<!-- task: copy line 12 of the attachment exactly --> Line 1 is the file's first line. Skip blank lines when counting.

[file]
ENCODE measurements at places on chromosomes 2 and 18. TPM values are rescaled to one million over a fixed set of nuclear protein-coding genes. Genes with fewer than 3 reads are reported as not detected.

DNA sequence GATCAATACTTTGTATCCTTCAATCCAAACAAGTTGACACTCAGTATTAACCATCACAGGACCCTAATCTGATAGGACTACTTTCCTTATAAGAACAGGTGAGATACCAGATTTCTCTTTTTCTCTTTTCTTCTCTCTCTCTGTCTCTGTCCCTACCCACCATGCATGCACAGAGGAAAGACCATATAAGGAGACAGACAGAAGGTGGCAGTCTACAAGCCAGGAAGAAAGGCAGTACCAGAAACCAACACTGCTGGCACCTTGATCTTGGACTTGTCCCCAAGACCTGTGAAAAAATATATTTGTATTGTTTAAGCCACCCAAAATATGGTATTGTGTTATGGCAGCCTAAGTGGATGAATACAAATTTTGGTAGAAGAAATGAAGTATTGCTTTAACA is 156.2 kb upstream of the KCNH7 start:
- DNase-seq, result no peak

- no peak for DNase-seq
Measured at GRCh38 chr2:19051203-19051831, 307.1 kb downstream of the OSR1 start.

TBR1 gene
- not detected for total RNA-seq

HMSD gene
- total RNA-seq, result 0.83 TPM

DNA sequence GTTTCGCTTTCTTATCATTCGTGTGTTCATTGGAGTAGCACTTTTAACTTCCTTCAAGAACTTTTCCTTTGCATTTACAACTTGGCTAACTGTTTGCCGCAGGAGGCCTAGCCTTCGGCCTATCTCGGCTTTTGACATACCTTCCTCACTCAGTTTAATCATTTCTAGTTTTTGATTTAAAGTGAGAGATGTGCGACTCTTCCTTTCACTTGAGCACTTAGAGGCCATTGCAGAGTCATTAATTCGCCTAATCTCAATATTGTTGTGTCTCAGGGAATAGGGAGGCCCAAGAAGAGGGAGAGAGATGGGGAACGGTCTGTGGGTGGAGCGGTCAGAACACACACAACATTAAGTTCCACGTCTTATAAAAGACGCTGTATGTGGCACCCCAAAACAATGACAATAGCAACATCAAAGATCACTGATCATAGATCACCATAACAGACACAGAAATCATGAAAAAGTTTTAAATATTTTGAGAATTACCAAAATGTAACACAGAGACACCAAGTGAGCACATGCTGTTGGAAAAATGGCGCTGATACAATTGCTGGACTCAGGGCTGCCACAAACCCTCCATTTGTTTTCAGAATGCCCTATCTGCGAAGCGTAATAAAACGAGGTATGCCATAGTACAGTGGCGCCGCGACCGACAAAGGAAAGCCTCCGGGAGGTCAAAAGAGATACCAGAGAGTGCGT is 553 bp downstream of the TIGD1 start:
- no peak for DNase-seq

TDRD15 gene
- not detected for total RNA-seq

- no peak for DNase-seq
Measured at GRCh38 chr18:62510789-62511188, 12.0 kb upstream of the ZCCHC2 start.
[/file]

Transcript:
TDRD15 gene